Constraints to growth of street food enterprises in Ghana and effects of targeted business interventions on performance

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The aim of this study was to the determine constraints to the growth of street food enterprises in Ghana and examine the effects of targeted business management interventions on the practices and performance of these firms. Specifically, the study sought to determine the factors that influence vendors’ decision to participate in business management intervention in the form of training. Also, attention was given to effects of only standard business management training (treatment 1) on business practices and performance of vendors as well as the effects of a combined intervention of standard business management training and training on street food vendors’ association (treatment 2). Lastly, the study analysed the extent of heterogeneity of the effects of above interventions and whether the effects of treatment 1 and treatment 2 on business practices and performance are significantly different. Data from a randomized field experiment of a freely offered business management course among 516 street food vendors in Kumasi and Tamale metropolises of Ghana were used to achieve the study objectives. Ordinary Least Squares (OLS) regression models were used to estimate whether vendors’ self-reported business constraints actually limit business growth whilst probit model was used to analyse determinants of participation in training interventions respectively. Difference-in-differences and instrumental variable analyses were used to estimate Intention to Treat (ITT) and Average Treatment Effect on the Treated (ATET) respectively. Descriptive analyses show that the street food sector is dominated by women with little or no formal education. Based on vendors’ self-reported constraints to business growth, high cost of production, limited access to credit, input price variability, inadequate knowledge in business management and limited access to reliable electricity (power) were ranked as the five most critical constraints. Results of OLS analyses also found inadequate managerial skills and financial constraints as the two most critical constraints to growth of street food enterprises, thus confirming assessment based on vendors’ perception. The study found formal education, the presence of trusted hands in the business and financial performance of firms to have a significant positive effect on probability of participation whilst vendors’ involvement in other economic activity (aside food vending), distance from vending premises to training centre and location of vendor significantly decreased probability of participation. Combined treatment of business management training and training on formation and management of vendors’ organization (Treatment 2) had statistically significant positive effect of 40.6% on the overall business practices index whilst record management index increased by 39.5%. Effects of this treatment on business practices were found to be heterogeneous. The study however did not find any significant effects on business performance of treated enterprises although treated vendors with high education experience a 10% increase in gross margin ratio. Treatment 1 (only business management training) on the other hand neither led to any significant improvement in business practices nor performance. The study explained the differences between effects of treatment 1 and 2 by the effects of extra module of formation and management of street food vendors’ organization on collective action parameters such as organizational membership, membership commitment and cooperation with other vendors to pursue mutually beneficial goals. Although these parameters may not directly affect vendors’ implementation of standard business management practices, they offered committed and cooperating members the platform and an opportunity for either further discussions among vendors on the training content or refresher training from external resource persons at virtually no fees. The study makes several recommendations to improve performance and regulation of the street food sector and also guide the design and implementation of future training programmes.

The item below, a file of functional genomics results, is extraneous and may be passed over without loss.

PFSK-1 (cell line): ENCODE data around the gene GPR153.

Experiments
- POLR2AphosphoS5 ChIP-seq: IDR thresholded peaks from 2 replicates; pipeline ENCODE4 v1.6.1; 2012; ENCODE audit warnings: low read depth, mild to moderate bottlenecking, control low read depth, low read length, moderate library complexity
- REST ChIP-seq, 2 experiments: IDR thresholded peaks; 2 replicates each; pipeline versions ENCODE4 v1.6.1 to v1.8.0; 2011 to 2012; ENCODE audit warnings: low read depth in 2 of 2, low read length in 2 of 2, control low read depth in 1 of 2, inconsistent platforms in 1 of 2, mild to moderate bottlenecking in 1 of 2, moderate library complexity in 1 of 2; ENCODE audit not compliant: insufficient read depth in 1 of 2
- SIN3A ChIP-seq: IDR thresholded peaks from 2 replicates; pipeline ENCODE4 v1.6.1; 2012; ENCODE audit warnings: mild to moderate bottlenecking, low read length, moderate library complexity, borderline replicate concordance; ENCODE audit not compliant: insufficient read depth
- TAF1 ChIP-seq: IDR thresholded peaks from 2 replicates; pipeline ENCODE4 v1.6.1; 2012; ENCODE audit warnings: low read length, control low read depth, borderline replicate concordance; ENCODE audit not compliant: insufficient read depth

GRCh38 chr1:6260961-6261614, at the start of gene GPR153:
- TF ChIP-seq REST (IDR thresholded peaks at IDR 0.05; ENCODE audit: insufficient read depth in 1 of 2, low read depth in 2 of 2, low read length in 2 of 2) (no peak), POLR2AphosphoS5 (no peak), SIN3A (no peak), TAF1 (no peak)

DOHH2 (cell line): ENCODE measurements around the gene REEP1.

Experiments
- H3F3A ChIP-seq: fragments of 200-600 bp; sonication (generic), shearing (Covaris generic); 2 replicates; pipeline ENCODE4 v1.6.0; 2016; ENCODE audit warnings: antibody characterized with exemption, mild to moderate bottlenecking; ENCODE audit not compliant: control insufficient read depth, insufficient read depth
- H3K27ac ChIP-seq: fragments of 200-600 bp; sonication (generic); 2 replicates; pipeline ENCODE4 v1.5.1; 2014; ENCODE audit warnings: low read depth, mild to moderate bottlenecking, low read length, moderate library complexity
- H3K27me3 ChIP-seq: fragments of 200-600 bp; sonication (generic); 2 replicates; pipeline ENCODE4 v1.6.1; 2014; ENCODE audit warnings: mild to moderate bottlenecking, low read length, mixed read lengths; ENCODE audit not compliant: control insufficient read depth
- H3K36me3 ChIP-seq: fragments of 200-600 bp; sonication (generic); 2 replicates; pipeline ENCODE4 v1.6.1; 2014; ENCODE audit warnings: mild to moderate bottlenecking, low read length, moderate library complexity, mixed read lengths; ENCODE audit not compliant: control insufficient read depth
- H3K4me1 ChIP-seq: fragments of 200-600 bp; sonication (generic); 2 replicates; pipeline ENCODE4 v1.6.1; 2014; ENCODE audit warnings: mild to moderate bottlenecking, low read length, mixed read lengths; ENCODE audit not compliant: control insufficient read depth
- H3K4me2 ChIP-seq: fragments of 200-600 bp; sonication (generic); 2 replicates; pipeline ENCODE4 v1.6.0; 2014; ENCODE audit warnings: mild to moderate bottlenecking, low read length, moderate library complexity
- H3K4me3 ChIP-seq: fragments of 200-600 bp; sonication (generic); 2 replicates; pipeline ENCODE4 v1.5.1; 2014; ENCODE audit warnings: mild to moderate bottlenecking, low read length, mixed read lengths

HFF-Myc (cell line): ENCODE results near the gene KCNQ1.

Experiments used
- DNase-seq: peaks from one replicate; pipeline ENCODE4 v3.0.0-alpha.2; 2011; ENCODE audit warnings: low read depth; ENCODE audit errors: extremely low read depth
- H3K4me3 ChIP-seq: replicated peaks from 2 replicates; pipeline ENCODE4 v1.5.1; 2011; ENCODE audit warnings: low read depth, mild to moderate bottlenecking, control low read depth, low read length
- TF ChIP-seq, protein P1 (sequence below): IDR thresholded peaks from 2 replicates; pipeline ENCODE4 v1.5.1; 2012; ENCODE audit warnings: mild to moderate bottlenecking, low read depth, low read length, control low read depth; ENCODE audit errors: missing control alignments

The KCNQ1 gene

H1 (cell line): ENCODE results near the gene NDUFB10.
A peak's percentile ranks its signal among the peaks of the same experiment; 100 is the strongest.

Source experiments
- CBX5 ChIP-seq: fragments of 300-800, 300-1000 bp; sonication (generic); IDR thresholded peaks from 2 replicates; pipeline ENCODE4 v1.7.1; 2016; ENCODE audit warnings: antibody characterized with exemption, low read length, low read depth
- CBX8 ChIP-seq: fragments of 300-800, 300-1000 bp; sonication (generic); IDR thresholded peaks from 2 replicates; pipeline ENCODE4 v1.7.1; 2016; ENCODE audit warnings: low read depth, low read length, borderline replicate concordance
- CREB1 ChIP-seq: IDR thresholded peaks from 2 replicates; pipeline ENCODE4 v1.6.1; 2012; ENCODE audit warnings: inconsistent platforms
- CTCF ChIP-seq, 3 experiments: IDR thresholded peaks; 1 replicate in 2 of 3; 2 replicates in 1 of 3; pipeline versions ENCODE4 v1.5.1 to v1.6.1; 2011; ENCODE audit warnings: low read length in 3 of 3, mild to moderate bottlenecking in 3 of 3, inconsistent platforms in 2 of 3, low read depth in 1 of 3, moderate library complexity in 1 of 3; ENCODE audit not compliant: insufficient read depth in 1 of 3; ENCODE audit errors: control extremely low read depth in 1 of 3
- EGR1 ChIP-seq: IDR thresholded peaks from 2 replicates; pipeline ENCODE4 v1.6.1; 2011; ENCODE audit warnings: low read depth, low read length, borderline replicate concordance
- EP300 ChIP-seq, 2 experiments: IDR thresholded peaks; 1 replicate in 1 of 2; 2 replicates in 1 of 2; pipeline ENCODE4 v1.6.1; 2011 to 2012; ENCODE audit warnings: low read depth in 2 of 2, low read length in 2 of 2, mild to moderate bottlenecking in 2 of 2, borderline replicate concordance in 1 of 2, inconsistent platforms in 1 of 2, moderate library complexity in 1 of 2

A dissertation submitted to The School of Graduate Studies, Kwame Nkrumah University of Science & Technology, Kumasi, Ghana in fulfillment of the requirements for the degree of Doctor of Philosophy in Agribusiness Management,